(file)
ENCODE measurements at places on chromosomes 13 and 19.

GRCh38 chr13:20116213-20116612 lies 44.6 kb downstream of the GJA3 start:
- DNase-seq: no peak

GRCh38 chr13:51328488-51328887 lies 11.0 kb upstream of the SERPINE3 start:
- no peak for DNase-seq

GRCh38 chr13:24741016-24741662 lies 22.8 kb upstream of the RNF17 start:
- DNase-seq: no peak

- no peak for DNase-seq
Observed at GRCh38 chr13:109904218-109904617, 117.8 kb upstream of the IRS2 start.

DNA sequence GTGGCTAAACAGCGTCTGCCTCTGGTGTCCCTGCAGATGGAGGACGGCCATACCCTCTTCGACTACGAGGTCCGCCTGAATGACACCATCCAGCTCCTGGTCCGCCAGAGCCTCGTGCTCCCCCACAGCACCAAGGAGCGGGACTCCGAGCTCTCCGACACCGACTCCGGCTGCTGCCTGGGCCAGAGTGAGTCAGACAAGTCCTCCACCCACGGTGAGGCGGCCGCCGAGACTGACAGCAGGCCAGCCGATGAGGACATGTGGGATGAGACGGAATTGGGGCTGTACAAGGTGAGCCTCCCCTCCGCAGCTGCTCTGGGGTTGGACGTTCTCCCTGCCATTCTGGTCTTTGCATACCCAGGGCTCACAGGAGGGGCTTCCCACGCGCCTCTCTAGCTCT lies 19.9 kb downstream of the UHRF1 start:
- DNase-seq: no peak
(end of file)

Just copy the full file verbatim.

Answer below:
ENCODE measurements at places on chromosomes 13 and 19.

GRCh38 chr13:20116213-20116612 lies 44.6 kb downstream of the GJA3 start:
- DNase-seq: no peak

GRCh38 chr13:51328488-51328887 lies 11.0 kb upstream of the SERPINE3 start:
- no peak for DNase-seq

GRCh38 chr13:24741016-24741662 lies 22.8 kb upstream of the RNF17 start:
- DNase-seq: no peak

- no peak for DNase-seq
Observed at GRCh38 chr13:109904218-109904617, 117.8 kb upstream of the IRS2 start.

DNA sequence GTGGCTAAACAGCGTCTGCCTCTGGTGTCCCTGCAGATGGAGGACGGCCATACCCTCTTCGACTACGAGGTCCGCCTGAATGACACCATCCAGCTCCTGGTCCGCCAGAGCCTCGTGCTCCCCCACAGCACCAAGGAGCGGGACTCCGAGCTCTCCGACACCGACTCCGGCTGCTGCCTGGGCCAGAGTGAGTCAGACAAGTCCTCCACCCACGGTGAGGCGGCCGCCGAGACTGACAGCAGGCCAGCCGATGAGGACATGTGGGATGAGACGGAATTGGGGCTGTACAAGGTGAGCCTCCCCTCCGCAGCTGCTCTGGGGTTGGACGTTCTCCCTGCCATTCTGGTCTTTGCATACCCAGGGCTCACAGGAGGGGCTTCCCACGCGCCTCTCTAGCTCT lies 19.9 kb downstream of the UHRF1 start:
- DNase-seq: no peak